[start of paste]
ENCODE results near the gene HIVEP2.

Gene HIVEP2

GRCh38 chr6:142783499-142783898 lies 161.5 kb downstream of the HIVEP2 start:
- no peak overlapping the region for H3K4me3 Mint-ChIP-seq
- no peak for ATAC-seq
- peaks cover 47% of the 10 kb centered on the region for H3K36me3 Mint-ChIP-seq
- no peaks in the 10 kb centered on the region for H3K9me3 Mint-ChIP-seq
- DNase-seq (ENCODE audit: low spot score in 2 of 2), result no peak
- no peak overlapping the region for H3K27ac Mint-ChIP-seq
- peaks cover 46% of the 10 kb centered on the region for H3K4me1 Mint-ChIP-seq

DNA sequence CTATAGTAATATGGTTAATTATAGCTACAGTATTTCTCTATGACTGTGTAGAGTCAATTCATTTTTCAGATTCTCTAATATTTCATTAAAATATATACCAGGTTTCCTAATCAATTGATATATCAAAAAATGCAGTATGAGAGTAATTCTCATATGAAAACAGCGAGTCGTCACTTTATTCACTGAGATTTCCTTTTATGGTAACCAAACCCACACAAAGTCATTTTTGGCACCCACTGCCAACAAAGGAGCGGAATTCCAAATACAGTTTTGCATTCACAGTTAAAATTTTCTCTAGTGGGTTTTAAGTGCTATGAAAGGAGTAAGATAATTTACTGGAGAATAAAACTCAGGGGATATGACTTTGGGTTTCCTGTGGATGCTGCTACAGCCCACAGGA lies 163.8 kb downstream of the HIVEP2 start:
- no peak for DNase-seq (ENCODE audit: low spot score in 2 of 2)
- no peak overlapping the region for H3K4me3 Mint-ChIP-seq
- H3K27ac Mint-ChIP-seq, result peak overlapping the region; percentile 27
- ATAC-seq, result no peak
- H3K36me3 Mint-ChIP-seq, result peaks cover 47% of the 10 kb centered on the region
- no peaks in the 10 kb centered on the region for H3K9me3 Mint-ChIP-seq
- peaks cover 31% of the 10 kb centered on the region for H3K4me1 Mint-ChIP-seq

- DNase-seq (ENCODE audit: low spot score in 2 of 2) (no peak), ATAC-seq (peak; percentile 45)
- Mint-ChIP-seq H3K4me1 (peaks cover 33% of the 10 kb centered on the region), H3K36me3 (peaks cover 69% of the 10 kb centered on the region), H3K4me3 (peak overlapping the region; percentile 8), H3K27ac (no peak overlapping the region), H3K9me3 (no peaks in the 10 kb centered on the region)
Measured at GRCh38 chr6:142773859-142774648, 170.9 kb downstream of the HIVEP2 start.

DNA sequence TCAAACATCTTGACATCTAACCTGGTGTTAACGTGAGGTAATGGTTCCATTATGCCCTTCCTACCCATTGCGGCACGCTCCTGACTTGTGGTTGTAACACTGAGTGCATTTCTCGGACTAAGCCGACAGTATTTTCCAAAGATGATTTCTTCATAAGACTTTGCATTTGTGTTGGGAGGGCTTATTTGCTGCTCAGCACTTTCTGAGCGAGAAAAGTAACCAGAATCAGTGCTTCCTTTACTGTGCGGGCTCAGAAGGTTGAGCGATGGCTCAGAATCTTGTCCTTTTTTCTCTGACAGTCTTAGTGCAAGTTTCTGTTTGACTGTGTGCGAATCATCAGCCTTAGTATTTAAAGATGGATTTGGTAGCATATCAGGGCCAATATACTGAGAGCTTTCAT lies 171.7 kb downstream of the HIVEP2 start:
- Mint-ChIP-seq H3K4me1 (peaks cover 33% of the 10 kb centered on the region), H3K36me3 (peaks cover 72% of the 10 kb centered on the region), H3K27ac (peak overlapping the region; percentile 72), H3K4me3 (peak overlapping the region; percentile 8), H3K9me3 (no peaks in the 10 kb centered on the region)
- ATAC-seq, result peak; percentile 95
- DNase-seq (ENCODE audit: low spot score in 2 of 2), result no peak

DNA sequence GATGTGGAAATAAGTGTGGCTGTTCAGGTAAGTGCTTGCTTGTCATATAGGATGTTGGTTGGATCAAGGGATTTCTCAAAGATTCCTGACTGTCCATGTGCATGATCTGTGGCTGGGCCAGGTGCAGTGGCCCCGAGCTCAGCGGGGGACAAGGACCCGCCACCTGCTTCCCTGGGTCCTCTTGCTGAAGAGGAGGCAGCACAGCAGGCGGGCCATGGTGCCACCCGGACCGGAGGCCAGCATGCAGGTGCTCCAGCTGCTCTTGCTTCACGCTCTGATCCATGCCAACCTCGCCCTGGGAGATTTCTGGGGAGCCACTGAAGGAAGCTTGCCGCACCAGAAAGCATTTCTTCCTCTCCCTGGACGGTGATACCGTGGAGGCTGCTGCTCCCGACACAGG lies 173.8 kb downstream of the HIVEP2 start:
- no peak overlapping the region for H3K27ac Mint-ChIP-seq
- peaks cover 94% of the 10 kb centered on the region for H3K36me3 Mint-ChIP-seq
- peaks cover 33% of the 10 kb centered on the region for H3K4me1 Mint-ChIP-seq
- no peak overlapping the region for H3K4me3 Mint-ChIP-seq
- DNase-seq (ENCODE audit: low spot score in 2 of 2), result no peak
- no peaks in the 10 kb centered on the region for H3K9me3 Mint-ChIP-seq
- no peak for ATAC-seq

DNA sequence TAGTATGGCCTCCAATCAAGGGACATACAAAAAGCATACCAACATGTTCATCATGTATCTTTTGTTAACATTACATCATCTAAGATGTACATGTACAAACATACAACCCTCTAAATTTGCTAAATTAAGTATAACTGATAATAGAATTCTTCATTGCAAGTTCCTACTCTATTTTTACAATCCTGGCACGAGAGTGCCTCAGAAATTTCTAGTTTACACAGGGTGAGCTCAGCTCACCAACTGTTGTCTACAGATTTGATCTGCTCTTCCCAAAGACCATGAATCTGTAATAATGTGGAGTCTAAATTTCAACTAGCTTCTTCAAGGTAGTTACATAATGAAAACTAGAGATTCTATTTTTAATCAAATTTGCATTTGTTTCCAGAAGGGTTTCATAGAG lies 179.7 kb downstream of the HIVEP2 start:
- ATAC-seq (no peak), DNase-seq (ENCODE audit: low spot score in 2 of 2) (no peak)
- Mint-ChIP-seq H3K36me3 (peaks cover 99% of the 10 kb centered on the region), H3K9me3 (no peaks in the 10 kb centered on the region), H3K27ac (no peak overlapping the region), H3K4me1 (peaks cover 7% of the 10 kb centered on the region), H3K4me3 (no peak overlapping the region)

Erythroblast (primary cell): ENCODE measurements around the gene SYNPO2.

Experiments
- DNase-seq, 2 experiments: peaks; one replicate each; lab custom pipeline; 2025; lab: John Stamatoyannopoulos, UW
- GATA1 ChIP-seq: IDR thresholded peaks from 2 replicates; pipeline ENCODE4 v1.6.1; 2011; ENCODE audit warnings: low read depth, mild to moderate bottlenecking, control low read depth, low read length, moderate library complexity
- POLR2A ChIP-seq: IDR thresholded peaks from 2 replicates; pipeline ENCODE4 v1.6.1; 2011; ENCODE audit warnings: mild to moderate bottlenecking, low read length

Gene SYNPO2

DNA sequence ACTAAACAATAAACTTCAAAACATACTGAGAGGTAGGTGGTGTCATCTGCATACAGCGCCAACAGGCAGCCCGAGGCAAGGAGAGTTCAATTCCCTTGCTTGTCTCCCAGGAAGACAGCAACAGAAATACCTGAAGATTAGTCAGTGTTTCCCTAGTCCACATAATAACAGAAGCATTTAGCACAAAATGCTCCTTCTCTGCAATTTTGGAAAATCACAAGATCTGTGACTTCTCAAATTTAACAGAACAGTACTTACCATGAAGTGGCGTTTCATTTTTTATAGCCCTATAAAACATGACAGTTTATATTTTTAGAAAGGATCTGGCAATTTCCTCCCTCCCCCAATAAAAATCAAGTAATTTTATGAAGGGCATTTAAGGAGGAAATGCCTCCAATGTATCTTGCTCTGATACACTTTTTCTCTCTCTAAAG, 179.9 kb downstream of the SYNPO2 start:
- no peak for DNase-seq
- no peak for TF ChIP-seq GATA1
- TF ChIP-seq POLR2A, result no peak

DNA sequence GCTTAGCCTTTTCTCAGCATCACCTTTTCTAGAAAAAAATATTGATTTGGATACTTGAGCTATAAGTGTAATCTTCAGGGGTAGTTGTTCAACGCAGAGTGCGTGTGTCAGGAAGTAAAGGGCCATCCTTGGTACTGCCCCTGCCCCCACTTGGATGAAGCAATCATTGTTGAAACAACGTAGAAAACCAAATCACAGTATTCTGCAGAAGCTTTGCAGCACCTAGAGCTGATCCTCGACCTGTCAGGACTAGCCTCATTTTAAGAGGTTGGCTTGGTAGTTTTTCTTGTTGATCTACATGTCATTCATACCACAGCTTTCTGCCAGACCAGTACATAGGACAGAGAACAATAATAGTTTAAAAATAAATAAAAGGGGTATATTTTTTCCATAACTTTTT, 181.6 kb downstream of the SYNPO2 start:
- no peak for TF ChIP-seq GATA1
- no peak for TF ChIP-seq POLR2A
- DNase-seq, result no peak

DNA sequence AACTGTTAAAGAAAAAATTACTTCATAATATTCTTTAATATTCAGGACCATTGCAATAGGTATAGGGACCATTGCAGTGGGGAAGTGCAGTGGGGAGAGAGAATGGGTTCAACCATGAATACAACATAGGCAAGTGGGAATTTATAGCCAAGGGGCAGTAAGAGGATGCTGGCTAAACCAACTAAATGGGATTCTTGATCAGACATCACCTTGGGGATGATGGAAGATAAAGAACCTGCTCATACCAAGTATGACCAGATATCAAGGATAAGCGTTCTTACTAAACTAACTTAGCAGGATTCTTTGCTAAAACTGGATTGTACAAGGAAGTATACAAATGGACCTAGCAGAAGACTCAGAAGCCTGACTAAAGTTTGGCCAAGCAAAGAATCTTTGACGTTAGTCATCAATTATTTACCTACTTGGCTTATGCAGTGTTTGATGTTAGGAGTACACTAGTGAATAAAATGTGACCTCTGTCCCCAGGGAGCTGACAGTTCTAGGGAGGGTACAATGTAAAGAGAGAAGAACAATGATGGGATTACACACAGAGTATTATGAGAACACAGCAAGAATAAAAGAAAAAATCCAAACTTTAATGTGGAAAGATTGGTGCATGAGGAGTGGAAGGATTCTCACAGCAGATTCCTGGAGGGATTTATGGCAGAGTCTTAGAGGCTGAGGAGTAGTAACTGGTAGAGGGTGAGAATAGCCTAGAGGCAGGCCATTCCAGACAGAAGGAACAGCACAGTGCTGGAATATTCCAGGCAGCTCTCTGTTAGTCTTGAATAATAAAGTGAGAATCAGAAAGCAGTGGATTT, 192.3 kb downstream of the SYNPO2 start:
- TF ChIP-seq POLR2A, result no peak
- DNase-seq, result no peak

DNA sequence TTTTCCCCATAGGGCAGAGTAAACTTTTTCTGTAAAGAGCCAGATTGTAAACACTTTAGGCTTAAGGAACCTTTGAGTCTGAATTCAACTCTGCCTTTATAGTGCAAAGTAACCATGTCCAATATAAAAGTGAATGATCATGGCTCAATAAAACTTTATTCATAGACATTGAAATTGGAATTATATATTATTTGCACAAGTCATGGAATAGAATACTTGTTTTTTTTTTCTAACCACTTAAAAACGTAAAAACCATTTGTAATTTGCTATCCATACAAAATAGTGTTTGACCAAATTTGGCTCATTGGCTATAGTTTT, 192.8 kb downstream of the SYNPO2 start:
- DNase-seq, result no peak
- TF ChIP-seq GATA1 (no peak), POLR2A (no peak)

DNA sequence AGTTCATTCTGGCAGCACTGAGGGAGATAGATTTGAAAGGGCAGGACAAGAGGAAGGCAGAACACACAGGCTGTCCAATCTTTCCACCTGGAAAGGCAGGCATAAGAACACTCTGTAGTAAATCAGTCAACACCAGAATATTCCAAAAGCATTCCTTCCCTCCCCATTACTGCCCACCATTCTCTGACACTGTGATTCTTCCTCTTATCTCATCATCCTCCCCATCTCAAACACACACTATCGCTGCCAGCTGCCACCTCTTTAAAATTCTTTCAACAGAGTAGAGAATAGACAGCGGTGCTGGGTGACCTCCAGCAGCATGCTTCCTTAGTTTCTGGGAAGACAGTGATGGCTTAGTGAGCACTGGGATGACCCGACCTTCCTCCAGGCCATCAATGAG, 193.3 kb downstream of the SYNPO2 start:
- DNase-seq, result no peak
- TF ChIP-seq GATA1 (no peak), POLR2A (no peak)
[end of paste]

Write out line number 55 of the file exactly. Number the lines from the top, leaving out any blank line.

- DNase-seq, result no peak